• Jacob
      Posted November 26, 2016 at 10:12 am | Permalink

      That’s why so many people are trying to leave, right?

      Yes, Fidel Castro was bad. He is directly responsible for the deaths of many thousands ( and likely the root cause of countless more.

      Free health care sounds great, until you realize that it’s a myth:

      I’ve never understood how people are so quick to justify atrocities.

      • Posted November 26, 2016 at 5:15 pm | Permalink

        + 1. This comment thread makes me sick!

        • Scientifik
          Posted November 27, 2016 at 5:08 am | Permalink

          It is indeed dispiriting to find the supposed liberal champions of democracy being apologists for (or ambivalent about) “a man who held no free nor fair elections for half a century, imprisoned his political opponents after trials presided over by crony judges, completely controlled all the national media and installed his brother as his successor”.

    • Walt Jones
      Posted November 26, 2016 at 1:07 pm | Permalink

      Scott Simon of NPR had a similar experience as your uncle, but has a different take on the experience.

    • Posted November 26, 2016 at 5:14 pm | Permalink

      Subfects of totalitarian regimes and even members of totalitarian families (such as the Duggars) often look happy and proud. They are intensively pressed to look like this, and they are often so brainwashed that really think their family/country is The Best. Like the young Nazi supporters on this book cover:

      • W.Benson
        Posted November 26, 2016 at 9:28 pm | Permalink

        I think you underestimate the intelligence of the people of Cuba. If they have a different world view, and are happy with it, who are we to say they are wrong, and persecute them?

        • Posted November 27, 2016 at 6:23 am | Permalink

          I am, as a survivor of communism. We were also said to have a different world view and to be happy with it. No normal person is happy without property, free speech and all other sorts of freedom. Of course, people born under communism hardly qualify for the “normal” label; as I already wrote, they need 2 decades of rehabilitation.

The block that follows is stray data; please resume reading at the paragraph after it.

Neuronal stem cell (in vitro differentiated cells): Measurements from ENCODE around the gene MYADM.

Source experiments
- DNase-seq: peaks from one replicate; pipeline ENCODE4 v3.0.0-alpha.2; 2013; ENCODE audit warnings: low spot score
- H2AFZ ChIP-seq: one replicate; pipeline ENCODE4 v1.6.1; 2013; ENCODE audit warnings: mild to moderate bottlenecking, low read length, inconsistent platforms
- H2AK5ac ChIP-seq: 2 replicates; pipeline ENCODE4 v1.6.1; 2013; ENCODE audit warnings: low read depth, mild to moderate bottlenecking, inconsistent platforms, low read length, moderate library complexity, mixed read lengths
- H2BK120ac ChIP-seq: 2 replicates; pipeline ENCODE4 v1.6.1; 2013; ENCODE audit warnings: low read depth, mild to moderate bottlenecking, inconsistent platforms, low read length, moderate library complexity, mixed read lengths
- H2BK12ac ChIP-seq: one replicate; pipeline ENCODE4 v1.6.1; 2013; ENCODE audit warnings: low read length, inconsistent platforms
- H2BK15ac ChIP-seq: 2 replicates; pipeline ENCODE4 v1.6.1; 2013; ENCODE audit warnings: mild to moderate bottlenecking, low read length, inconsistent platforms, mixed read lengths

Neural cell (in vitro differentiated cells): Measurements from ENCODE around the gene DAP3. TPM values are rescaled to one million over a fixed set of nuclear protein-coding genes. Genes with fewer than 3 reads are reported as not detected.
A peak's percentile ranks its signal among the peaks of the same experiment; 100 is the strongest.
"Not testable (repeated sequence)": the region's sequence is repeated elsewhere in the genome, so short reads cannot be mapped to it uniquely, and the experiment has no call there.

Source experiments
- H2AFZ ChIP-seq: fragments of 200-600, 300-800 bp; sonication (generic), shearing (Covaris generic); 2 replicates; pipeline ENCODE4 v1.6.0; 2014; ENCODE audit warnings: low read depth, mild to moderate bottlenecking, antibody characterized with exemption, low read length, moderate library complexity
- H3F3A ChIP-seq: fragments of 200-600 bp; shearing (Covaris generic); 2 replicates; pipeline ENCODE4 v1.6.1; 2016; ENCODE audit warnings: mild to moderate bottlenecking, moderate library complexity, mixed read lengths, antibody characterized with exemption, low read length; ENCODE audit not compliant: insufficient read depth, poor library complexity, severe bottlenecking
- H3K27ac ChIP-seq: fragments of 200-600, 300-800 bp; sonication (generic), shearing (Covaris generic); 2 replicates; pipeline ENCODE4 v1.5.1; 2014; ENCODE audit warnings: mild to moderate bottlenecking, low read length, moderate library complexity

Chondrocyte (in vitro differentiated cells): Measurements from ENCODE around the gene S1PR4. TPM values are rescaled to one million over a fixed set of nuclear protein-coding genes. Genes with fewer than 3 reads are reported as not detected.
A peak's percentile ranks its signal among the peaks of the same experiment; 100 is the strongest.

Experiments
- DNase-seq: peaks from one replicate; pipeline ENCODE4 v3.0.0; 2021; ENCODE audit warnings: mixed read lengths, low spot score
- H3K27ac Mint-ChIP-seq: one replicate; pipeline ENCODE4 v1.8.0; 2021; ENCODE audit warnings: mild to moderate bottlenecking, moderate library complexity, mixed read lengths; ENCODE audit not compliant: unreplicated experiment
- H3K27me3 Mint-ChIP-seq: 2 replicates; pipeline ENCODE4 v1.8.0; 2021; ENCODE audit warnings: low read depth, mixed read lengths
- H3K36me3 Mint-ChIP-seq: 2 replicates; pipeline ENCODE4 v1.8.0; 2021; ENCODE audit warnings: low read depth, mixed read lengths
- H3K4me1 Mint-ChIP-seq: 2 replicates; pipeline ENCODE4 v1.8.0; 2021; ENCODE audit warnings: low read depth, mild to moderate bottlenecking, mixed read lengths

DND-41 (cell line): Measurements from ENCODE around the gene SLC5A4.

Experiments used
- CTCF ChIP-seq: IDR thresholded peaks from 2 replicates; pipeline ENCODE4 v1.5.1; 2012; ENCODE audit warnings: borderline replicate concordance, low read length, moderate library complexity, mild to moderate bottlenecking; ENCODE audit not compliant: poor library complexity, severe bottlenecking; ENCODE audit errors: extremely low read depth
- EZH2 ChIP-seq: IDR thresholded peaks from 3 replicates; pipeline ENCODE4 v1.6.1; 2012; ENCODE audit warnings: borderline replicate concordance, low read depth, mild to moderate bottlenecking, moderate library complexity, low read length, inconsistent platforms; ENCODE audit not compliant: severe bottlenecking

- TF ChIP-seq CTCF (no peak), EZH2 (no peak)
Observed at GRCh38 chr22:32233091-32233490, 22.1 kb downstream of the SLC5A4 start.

(I know that the claim “no normal person is happy without property” is difficult to sell to Americans, because they rationalized their loss in the Vietnam War by assuming that yellow people are different from whites and are happy without property.)

          • Tim Harris
            Posted November 28, 2016 at 1:40 am | Permalink

            ‘…(Americans) rationalized their loss in the Vietnam War by assuming that yellow people are different from whites and are happy without property.’ Really? Chapter & verse, please.

            • Posted November 28, 2016 at 10:00 am | Permalink

              Of course, nobody except rogues like me will state this in plane text. You have to infer. From the Wikipedia page on the Vietnam War:

              “Some advocates within the peace movement… wanted to show solidarity with the people of Vietnam, such as Norman Morrison emulating the actions of Thích Quảng Đức.”

              (You see, the “people of Vietnam” here are identified with opponents of South Vietnamese government. Thich was a Buddhist monk who immolated himself in protest against said government. Morrison, a Quaker, did the same in solidarity. Of course, when “with the fall of Saigon in 1975, the whole nation came under Communist rule; many religious practices including Buddhism were discouraged… The Sangha leadership was thus arrested and imprisoned; Sangha properties were seized and the Sangha itself was outlawed” (Wikipedia again), nobody in the West gave a rat’s ass. That is, Buddhist monks matter only when they are pro-Communist.

              • Tim Harris
                Posted November 29, 2016 at 4:38 am | Permalink

                Well, that is scarcely an adequate response, is it?

              • Posted November 29, 2016 at 2:18 pm | Permalink

                I often think that maybe we the scientifically literate people are wrong in constantly providing arguments why evolution is true – arguments that, of course, are never enough for our opponents. Maybe we should instead start asking them which component of germ cells (that is absent in somatic cells) carries the soul, and what a result we’d get if we could karyotype Jesus.

                So, in the same line: What argument, other than some form of bigotry, could account for the puzzling conviction of Americans that the Vietnamese wanted to own nothing? I can see no principal difference between “Asians prefer to have no property” and statements such as “Asians are more resistant to pain than Europeans” and “Asians thrive on a bowl of boiled rice per day”.

              • Posted November 29, 2016 at 2:31 pm | Permalink

                A relevant quote from Spencer (I learned it from a recent comment by Prof. Coyne):

                “Those who cavalierly reject the Theory of Evolution, as not adequately supported by facts, seem quite to forget that their own theory is supported by no facts at all. Like the majority of men who are born to a given belief, they demand the most rigorous proof of any adverse belief, but assume that their own needs none.”

        • Posted November 27, 2016 at 6:25 am | Permalink

          “I think you underestimate the intelligence of the people of Cuba.”

          Had the Russians, the nation of Tolstoy and Mendeleev, a reputation of being stupid? Or the Japanese? Or the Germans? Intelligence has nothing to do with falling prey to a totalitarian regime.

          • Tim Harris
            Posted November 28, 2016 at 12:09 am | Permalink


  8. Rick Graham
    Posted November 26, 2016 at 8:22 am | Permalink

    Thus, the American left begins the rehabilitation of the dead tyrant whose regime none of them chose to live under and the real life monster who actually performed all the atrocities that they accuse Trump of planning.